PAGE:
Title

Barcoding Adelpha immatures to understand host breadth

Lead Author Major

Connor Soderstrom

Lead Author Status

5th year Senior

Second Author Major

Elizabeth Song

Second Author Status

Junior

Third Author Major

Rylie Towne

Third Author Status

5th year Senior

Format

Poster Presentation

Faculty Mentor Name

Dr. Ryan Hill

Faculty Mentor Department

Dept of Biological Sciences

Abstract/Artist Statement

With more than 200 taxa, Adelpha butterflies are useful for examining evolution of biological diversification. For example, the immense diversity in Adelpha is hypothesized to result from relationships with a wide diversity in larval hostplants. After extensive immature-stage fieldwork in Costa Rica and Ecuador, we turned to DNA barcoding using cytochrome oxidase subunit I (CoI) to identify immatures for several reasons: 1) mortality during rearing was as high as 33%, leaving some Adelpha-host interactions undetermined; 2) deceased larvae tend to be on hosts that were used by multiple species, and identifying them could increase sample size or represent new Adelpha-host interactions; 3) in Ecuador, field work uncovered Adelpha species using many new host genera, including rarer Adepha with low sample size. Given the high diversity of Adelpha species and hosts in Ecuador it is likely some of the deceased larvae represent new Adelpha-host interactions. Amplification was successful for egg, larval and pupal tissue. However, eggs and pupae had lower success because of parasitism/degradation before preservation. Several other issues arose making some, but not all, identifications challenging. First, a relatively high 70.9%(39/55) of larval samples failed to amplify at first. To test whether host plant chemistry such as polyphenols could be inhibiting PCR, we cleaned the genomic DNA and re-amplified with 69.2%(27/39) success. Second, the BOLD and GenBank databases produced conflicting identifications (i.e.>0.5% diff.) in 40.2% of samples. Third, the databases had relatively few sequences from South America, limiting our identification to <98% match in BOLD and GenBank in 16.5% and 51.2% of samples, respectively. Finally, some species in Ecuador cannot be identified with CoI, similar to Costa Rica. Despite these challenges, CoI appears useful for identifying many Adelpha-host interactions, helping clarify patterns in this diverse lineage.

Location

Virtual

Start Date

25-4-2020 1:00 PM

End Date

25-4-2020 3:00 PM

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Apr 25th, 1:00 PM Apr 25th, 3:00 PM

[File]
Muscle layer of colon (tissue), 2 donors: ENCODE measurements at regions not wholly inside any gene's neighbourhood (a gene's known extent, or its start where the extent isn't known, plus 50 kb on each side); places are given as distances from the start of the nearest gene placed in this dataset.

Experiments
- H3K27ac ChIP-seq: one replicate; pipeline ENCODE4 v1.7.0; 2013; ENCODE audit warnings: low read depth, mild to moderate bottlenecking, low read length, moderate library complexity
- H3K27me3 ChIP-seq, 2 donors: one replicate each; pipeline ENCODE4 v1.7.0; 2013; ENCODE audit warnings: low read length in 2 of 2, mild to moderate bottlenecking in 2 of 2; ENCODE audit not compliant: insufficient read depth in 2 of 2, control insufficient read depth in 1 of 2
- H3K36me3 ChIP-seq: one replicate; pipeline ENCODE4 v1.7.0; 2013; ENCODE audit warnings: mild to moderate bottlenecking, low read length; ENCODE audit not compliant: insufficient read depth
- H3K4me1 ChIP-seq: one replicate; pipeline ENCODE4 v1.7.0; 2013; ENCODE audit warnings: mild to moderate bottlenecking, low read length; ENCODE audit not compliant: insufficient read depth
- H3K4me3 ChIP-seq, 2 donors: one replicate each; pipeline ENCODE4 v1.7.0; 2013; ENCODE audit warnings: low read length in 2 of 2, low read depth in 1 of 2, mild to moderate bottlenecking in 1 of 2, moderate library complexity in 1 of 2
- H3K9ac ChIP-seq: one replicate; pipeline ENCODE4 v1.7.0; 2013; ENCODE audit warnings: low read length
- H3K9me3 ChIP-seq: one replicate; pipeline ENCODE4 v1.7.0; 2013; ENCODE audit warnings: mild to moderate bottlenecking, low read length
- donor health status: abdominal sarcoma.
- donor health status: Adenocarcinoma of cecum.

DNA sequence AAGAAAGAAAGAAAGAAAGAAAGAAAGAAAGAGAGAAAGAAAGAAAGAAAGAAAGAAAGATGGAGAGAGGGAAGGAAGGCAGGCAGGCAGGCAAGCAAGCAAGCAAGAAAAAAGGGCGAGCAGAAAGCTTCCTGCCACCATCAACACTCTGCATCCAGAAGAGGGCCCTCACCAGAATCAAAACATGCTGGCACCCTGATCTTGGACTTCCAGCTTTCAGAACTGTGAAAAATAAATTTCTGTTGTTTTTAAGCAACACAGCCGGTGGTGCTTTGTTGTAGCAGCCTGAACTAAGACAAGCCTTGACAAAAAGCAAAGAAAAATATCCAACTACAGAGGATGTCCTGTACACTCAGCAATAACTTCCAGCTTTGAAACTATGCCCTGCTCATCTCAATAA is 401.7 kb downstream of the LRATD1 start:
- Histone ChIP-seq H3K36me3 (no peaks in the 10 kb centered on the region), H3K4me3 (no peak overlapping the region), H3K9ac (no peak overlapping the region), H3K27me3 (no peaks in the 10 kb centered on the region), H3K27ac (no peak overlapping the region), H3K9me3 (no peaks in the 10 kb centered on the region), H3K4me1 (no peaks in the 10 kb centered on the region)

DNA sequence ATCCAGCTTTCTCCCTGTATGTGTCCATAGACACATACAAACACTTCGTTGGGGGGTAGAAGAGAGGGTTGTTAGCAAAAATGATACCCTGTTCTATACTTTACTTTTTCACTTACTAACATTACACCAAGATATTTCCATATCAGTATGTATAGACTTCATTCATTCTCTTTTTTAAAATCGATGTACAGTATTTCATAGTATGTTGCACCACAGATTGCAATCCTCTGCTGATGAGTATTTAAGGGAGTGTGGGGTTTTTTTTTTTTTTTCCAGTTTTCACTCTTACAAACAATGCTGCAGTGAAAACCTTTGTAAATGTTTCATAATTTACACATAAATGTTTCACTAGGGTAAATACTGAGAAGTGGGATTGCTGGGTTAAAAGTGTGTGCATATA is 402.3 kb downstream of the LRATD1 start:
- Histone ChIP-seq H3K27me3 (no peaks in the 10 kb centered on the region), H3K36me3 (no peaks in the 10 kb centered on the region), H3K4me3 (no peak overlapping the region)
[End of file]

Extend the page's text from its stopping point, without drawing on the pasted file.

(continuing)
Barcoding Adelpha immatures to understand host breadth

Virtual

With more than 200 taxa, Adelpha butterflies are useful for examining evolution of biological diversification. For example, the immense diversity in Adelpha is hypothesized to result from relationships with a wide diversity in larval hostplants. After extensive immature-stage fieldwork in Costa Rica and Ecuador, we turned to DNA barcoding using cytochrome oxidase subunit I (CoI) to identify immatures for several reasons: 1) mortality during rearing was as high as 33%, leaving some Adelpha-host interactions undetermined; 2) deceased larvae tend to be on hosts that were used by multiple species, and identifying them could increase sample size or represent new Adelpha-host interactions; 3) in Ecuador, field work uncovered Adelpha species using many new host genera, including rarer Adepha with low sample size. Given the high diversity of Adelpha species and hosts in Ecuador it is likely some of the deceased larvae represent new Adelpha-host interactions. Amplification was successful for egg, larval and pupal tissue. However, eggs and pupae had lower success because of parasitism/degradation before preservation. Several other issues arose making some, but not all, identifications challenging. First, a relatively high 70.9%(39/55) of larval samples failed to amplify at first. To test whether host plant chemistry such as polyphenols could be inhibiting PCR, we cleaned the genomic DNA and re-amplified with 69.2%(27/39) success. Second, the BOLD and GenBank databases produced conflicting identifications (i.e.>0.5% diff.) in 40.2% of samples. Third, the databases had relatively few sequences from South America, limiting our identification to <98% match in BOLD and GenBank in 16.5% and 51.2% of samples, respectively. Finally, some species in Ecuador cannot be identified with CoI, similar to Costa Rica. Despite these challenges, CoI appears useful for identifying many Adelpha-host interactions, helping clarify patterns in this diverse lineage.